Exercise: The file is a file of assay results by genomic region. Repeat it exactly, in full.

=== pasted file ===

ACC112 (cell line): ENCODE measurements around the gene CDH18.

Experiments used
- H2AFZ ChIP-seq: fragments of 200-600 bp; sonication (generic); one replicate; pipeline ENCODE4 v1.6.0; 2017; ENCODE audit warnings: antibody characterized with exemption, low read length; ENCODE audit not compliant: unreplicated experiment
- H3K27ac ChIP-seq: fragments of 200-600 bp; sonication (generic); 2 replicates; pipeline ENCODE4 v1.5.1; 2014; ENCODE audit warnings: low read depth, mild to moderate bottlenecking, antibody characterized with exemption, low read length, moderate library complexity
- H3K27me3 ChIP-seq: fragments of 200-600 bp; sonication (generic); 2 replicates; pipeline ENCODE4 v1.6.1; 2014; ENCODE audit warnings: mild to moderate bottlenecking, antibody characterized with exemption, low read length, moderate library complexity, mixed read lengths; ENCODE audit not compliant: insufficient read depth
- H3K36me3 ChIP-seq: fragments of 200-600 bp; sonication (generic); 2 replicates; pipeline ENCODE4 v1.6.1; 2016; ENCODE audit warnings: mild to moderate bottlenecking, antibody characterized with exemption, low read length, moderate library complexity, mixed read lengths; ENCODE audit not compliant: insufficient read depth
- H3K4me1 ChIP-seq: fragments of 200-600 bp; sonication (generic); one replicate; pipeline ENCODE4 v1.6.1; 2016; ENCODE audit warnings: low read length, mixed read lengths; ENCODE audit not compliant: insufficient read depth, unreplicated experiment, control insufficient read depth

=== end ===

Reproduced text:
ACC112 (cell line): ENCODE measurements around the gene CDH18.

Experiments used
- H2AFZ ChIP-seq: fragments of 200-600 bp; sonication (generic); one replicate; pipeline ENCODE4 v1.6.0; 2017; ENCODE audit warnings: antibody characterized with exemption, low read length; ENCODE audit not compliant: unreplicated experiment
- H3K27ac ChIP-seq: fragments of 200-600 bp; sonication (generic); 2 replicates; pipeline ENCODE4 v1.5.1; 2014; ENCODE audit warnings: low read depth, mild to moderate bottlenecking, antibody characterized with exemption, low read length, moderate library complexity
- H3K27me3 ChIP-seq: fragments of 200-600 bp; sonication (generic); 2 replicates; pipeline ENCODE4 v1.6.1; 2014; ENCODE audit warnings: mild to moderate bottlenecking, antibody characterized with exemption, low read length, moderate library complexity, mixed read lengths; ENCODE audit not compliant: insufficient read depth
- H3K36me3 ChIP-seq: fragments of 200-600 bp; sonication (generic); 2 replicates; pipeline ENCODE4 v1.6.1; 2016; ENCODE audit warnings: mild to moderate bottlenecking, antibody characterized with exemption, low read length, moderate library complexity, mixed read lengths; ENCODE audit not compliant: insufficient read depth
- H3K4me1 ChIP-seq: fragments of 200-600 bp; sonication (generic); one replicate; pipeline ENCODE4 v1.6.1; 2016; ENCODE audit warnings: low read length, mixed read lengths; ENCODE audit not compliant: insufficient read depth, unreplicated experiment, control insufficient read depth